Updated 31 March 2022
‘One day, son, sixty per cent of this will be yours…’ Is inheritance tax the most unpopular tax of all? IFA Steve Johnson offers his tips on how to avoid inheritance tax (IHT) for those who feel they have already been ‘taxed to death’.
Inheritance tax (IHT) is one of the more punitive taxes, weighing in at a hefty 40 per cent (more than twice the rate of basic income tax). The taxman’s logic seemed to be that he might as well go for it, since people would be too dead to object. He seems to have forgotten about the relatives, but then you can’t plan for everything.
Having scored ‘nil points’ in the popularity contest, IHT tries to make up for it with a nil-rate band (NRB) that allows the first £325,000 of a person’s estate to be inherited tax-free. Furthermore, since that amount is roughly equal to a broom cupboard in Greater London, this was recently followed by the main residence nil-rate band (MRNRB) that grants an additional tax-free £150,000 for one’s primary home, rising to £175,000 in the 2020/21 tax year. The problem of course is that property prices continue to rise, most taxes increase the better off you are, and at the higher end you start to lose some allowances (GRRRR).
The upshot is that a tax originally designed for the super-wealthy is now a weapon of mass taxation (WMT oh all right I’ll stop with the acronyms). It’s also something of a postcode lottery, given how wildly property prices can vary up and down the country. So the question on many people’s lips is: how can I pay less inheritance tax?
Broadly speaking, there are seven strategies for reducing or avoiding your inheritance tax (IHT) liability – six of which I might recommend to my clients (with the seventh, you’re on your own). Here’s a quick frolic through those options.
You can make gifts of £3,000 per year (two lots the first time) out of your saved assets. Bear in mind, however, that you can also gift much higher regular amounts out of your normal income, providing that you can demonstrate that you can afford to do so. This sometimes allows significant amounts to be gifted. Needless to say, strict record-keeping is a must so you can keep track of all these gifts, while proving that those gifts from your income are affordable.
You can make larger gifts of money, provided that you then manage to stay alive for the next seven years (not always easy to do, especially if you’re reading articles about tax). These are called potentially exempt transfers (PETs) – and yes, a PET is not just for Christmas, it’s for seven of them. Apparently there are plans to reduce this period to five years, but that could be… years away.
The good news is, there’s no limit to the size of this kind of gift. The problem here are the four Ds: debt, divorce, debility and death. Essentially, if during this period your beneficiary dies, gets into debt, divorces or suffers debility (i.e. illness, particularly mental illness), then any of these could be bad for effectiveness of your gift.
Life insurance can be an effective way to cover an IHT bill, provided you are in good health when you set it up. You take out cover and place it under trust (so that the pay-out falls outside of your estate) and on your death it clears any IHT bill without exacerbating the tax situation. You must pay the premiums on the policy out of your normal income (see point 1).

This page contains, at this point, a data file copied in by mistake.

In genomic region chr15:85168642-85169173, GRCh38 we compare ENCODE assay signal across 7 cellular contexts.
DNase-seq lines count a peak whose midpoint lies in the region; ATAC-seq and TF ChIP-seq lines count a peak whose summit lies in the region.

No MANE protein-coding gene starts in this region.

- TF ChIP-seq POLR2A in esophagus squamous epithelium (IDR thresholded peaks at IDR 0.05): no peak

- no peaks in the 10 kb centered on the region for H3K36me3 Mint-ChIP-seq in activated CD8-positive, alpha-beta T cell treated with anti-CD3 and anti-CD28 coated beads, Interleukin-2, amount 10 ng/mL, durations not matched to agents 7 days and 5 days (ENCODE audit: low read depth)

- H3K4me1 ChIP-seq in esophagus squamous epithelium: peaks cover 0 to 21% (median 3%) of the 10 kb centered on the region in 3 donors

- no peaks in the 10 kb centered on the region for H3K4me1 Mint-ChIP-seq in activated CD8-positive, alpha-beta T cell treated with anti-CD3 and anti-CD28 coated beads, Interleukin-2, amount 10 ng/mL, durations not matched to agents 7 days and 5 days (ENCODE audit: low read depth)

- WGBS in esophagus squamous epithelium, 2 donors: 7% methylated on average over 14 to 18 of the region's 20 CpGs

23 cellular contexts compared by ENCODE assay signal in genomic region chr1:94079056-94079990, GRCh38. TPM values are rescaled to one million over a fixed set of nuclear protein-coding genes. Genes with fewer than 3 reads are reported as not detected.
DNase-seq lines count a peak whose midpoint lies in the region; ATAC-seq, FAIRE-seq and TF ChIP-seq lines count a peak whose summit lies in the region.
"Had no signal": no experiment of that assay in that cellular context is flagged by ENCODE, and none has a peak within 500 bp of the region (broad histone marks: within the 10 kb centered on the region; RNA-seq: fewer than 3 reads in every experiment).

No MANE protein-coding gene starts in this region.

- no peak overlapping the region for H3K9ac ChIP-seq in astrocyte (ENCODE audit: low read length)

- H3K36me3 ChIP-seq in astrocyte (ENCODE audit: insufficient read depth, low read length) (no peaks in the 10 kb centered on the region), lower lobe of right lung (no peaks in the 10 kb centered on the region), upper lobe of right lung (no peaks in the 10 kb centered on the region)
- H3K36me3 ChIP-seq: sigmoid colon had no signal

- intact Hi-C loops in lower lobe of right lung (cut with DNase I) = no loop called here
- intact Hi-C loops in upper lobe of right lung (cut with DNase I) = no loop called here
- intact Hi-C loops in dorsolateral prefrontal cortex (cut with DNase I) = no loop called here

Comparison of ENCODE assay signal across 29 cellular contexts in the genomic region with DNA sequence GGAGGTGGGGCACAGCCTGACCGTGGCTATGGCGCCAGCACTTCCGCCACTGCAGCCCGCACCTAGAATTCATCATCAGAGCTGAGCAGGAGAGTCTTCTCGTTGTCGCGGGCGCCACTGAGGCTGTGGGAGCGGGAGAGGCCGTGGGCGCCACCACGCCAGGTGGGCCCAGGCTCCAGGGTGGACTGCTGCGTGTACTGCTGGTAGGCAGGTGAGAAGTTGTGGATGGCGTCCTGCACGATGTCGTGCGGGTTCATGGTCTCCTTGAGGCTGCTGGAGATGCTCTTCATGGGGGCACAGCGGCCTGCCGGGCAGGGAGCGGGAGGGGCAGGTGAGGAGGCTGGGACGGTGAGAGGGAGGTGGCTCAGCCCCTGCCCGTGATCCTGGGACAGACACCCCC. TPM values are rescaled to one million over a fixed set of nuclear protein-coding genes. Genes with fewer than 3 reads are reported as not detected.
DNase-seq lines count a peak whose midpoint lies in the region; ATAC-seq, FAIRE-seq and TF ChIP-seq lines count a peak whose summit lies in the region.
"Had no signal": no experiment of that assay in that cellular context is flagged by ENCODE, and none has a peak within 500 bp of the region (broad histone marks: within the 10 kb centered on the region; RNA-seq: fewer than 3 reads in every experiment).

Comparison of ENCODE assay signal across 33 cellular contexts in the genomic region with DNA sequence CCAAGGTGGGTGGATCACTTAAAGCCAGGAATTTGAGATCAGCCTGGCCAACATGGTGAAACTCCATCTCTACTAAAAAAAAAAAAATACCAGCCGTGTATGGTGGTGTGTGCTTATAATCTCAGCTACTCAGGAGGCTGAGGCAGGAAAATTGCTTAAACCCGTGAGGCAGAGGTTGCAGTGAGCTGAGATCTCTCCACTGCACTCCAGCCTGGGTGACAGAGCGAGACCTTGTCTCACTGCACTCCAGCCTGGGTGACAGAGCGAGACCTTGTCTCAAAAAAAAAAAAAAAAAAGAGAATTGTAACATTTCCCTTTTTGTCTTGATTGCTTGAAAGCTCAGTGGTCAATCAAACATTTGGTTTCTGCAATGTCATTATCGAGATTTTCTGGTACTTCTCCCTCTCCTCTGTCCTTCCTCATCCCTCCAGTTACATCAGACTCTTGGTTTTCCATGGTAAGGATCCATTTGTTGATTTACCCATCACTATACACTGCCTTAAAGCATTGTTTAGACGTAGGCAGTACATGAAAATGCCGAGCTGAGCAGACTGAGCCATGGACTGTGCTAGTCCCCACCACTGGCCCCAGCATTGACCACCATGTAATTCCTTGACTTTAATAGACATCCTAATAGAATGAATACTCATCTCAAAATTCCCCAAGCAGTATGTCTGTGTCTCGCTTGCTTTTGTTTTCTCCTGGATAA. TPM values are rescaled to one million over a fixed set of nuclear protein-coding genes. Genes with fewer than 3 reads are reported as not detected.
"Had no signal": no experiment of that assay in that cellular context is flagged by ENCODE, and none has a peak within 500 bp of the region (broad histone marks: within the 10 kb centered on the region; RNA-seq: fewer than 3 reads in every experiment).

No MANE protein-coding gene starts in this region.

Pension freedom has been with us since 2015, but still not enough people are using it to its full extent. If you have a private pension fund, this method can work really well. You do your best not to spend all your pension fund before you die (e.g. by living off your other assets as far as possible), and then when you die, any unspent fund will pass tax-free to your kids or grandkids etc. (provided you have set things up properly). Money can therefore cascade down the generations. Remember though: you don’t use your will to do this! Pensions don’t form part of your normal estate, so you need to make your wishes clear with each pension provider.
Making gifts to charity will reduce the size of your taxable estate (obviously) – but even better, it can reduce the overall rate at which you pay IHT (from 40 per cent to 36 per cent). Bear in mind that to achieve this you’ll have to give at least 10 per cent of your net estate to charity.
Leaving the UK can work to reduce IHT – but beware of leaping out of the frying pan and into the fire. You’ll also need to be careful about visiting the UK or keeping property here, as HMRC may consider that you’re still resident and/or domiciled in the UK.
Here at S Johnson Wealth Management LLP we do not get involved in fancy stuff, since it often attracts HMRC interest. We prefer to leave it to those much cleverer / stupider than us (delete as you see fit).
In summary, then, your options to avoid inheritance tax are: spend it, gift it, stick it in your pension, send it to charities, set up insurance and trusts, or emigrate – or else, die and get taxed.
As you can probably tell, the above is written with a conscious effort to combat narcolepsy. This means it’s only a quickfire summary of what can be complex situations full of caveats, traps and pitfalls. Therefore, if any of this might apply to you, you should really consider paying someone like us (or even us) for advice in this area. Especially if you might be losing a lot more to the taxman otherwise…